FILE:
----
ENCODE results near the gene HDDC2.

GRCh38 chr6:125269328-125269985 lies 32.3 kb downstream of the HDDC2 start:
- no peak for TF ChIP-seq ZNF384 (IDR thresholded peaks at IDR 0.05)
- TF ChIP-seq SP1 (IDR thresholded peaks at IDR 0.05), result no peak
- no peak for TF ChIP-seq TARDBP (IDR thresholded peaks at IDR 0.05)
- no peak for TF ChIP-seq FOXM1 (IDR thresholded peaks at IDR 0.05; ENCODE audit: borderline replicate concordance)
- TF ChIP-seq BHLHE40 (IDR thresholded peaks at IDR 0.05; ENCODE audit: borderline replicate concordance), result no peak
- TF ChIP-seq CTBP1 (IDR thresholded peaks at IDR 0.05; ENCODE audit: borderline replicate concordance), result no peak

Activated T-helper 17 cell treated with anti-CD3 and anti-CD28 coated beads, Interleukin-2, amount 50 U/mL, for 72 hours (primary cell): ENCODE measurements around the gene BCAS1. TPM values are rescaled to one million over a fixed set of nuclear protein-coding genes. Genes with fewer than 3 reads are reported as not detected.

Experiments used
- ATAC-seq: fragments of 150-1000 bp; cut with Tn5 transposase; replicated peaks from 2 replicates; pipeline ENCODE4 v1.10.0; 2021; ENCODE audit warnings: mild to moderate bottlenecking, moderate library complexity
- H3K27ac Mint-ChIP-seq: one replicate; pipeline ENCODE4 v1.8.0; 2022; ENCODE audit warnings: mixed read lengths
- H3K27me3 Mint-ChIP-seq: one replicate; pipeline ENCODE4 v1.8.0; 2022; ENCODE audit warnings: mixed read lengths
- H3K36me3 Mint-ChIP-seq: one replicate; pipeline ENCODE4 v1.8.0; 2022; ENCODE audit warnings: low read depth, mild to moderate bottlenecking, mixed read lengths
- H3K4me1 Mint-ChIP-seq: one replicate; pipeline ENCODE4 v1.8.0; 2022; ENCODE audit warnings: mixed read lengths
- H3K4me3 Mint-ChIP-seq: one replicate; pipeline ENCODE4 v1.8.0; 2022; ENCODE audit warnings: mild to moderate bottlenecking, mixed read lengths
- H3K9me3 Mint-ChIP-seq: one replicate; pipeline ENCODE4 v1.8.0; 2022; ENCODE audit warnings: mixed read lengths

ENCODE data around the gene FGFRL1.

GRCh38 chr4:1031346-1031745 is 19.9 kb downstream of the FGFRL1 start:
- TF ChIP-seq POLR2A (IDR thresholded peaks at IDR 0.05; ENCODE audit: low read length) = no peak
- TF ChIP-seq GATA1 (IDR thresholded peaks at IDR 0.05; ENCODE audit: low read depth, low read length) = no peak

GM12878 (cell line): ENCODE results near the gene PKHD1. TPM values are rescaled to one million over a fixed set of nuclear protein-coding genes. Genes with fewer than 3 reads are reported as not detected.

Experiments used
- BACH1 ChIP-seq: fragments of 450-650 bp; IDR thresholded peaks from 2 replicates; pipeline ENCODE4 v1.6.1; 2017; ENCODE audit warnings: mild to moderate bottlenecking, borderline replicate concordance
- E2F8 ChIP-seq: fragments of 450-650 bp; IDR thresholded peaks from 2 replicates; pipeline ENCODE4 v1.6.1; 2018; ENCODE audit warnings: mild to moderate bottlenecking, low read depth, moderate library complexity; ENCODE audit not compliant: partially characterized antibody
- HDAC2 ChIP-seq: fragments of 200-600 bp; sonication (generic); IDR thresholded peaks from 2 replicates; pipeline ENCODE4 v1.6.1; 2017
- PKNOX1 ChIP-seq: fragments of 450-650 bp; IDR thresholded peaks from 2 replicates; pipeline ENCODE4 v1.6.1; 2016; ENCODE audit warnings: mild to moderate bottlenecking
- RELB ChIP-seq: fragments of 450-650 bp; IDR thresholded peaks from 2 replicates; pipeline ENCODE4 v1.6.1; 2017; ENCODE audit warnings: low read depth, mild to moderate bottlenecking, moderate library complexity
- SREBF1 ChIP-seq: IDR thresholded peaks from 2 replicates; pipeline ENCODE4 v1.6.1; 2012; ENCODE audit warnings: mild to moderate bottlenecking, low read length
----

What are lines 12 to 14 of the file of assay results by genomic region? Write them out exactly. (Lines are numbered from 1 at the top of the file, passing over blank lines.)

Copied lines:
- H3K27ac Mint-ChIP-seq: one replicate; pipeline ENCODE4 v1.8.0; 2022; ENCODE audit warnings: mixed read lengths
- H3K27me3 Mint-ChIP-seq: one replicate; pipeline ENCODE4 v1.8.0; 2022; ENCODE audit warnings: mixed read lengths
- H3K36me3 Mint-ChIP-seq: one replicate; pipeline ENCODE4 v1.8.0; 2022; ENCODE audit warnings: low read depth, mild to moderate bottlenecking, mixed read lengths